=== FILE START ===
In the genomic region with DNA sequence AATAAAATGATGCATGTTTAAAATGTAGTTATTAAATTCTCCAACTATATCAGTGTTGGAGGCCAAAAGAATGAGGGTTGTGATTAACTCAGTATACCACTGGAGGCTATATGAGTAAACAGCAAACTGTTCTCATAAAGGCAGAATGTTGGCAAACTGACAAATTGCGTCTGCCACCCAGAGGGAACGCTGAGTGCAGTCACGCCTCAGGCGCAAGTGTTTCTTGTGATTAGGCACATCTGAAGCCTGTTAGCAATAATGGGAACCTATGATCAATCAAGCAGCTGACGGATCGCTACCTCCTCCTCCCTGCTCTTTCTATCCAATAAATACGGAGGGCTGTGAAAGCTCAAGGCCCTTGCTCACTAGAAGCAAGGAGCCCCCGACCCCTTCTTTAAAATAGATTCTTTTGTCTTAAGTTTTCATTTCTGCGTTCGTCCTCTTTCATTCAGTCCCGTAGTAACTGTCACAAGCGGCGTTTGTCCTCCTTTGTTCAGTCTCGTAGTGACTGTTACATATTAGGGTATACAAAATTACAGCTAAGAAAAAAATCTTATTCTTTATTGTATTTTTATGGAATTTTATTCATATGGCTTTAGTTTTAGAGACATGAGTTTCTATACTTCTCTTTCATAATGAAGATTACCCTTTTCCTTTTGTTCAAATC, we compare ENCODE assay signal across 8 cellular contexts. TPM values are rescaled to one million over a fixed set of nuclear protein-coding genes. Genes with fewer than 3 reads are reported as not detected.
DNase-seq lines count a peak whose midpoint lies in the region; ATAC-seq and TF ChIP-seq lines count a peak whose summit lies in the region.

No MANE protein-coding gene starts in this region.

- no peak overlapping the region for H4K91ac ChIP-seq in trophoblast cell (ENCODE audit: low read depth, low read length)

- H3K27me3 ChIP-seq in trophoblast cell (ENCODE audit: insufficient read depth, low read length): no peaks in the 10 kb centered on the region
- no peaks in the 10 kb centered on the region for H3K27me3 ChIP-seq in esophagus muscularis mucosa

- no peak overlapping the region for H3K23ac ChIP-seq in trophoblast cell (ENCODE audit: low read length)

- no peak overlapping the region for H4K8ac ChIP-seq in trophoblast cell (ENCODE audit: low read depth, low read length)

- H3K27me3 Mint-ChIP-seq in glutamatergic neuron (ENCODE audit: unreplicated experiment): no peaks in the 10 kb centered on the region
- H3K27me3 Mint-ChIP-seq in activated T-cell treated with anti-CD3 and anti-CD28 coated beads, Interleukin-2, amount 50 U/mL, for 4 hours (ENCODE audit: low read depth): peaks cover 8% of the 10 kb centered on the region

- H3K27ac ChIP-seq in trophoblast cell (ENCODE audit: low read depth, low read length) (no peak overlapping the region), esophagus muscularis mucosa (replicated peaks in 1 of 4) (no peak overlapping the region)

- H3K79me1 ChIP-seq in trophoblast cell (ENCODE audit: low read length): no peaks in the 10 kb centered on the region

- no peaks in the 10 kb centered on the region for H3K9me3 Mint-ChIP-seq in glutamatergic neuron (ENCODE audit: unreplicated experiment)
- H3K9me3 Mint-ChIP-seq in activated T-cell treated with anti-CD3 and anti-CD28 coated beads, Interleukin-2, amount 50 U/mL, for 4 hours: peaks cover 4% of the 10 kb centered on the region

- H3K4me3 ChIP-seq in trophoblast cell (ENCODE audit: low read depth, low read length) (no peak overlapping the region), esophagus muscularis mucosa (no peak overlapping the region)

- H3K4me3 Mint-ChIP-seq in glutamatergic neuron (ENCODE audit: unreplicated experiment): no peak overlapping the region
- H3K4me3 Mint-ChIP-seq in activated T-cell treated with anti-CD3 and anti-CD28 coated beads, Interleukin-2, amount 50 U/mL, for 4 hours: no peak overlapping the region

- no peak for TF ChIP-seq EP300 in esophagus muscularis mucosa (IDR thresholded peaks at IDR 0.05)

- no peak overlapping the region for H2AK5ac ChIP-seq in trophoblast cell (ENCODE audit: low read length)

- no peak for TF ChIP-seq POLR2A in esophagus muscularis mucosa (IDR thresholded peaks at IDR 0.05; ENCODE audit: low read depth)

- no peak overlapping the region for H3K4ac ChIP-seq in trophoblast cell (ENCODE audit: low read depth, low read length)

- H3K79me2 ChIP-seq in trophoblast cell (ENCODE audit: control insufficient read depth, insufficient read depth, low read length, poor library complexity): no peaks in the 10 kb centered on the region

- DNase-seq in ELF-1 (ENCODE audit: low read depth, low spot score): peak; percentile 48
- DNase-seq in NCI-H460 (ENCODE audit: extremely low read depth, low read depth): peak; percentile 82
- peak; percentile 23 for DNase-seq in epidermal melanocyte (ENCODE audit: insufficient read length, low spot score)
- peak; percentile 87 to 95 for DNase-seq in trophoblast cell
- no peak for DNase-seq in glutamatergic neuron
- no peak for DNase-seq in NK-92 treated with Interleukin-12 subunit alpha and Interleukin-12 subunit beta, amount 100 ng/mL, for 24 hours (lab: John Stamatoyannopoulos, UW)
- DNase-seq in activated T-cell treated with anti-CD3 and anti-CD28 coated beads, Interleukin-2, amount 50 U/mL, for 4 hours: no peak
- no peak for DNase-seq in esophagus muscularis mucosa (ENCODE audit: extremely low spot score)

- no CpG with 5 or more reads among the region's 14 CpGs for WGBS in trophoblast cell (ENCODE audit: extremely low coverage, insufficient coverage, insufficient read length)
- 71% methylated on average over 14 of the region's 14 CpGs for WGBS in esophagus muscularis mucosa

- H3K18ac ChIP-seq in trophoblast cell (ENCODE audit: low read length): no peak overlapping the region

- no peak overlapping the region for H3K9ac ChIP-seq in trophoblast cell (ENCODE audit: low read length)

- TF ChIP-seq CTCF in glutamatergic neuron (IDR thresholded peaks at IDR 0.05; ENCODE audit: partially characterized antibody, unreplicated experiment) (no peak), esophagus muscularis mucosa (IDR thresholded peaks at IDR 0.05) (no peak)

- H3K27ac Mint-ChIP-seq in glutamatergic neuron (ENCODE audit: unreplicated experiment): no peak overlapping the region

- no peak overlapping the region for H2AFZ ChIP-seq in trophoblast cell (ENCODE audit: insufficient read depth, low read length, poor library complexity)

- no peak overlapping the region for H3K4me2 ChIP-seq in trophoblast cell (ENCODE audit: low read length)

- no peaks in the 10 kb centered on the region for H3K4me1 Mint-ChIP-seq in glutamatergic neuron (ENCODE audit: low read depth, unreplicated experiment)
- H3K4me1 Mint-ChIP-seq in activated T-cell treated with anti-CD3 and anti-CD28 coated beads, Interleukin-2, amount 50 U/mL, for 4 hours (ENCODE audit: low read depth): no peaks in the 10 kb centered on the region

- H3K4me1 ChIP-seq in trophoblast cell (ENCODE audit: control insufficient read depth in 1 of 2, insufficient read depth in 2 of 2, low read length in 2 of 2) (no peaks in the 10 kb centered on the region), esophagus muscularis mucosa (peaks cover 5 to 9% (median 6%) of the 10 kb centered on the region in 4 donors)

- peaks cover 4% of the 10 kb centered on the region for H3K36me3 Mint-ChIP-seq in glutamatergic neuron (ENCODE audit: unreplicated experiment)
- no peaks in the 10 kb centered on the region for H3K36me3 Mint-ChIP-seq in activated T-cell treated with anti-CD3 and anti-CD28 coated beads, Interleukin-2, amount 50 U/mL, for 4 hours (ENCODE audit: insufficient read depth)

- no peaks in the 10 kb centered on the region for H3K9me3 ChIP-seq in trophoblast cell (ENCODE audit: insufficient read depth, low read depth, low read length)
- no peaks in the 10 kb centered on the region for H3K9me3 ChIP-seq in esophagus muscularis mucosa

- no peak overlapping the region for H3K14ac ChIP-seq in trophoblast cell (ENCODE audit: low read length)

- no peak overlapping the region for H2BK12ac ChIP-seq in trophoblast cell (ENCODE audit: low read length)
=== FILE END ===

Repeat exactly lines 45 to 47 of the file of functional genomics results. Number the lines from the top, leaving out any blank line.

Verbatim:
- no peaks in the 10 kb centered on the region for H3K9me3 ChIP-seq in esophagus muscularis mucosa

- no peak overlapping the region for H3K14ac ChIP-seq in trophoblast cell (ENCODE audit: low read length)

- no peak overlapping the region for H2BK12ac ChIP-seq in trophoblast cell (ENCODE audit: low read length)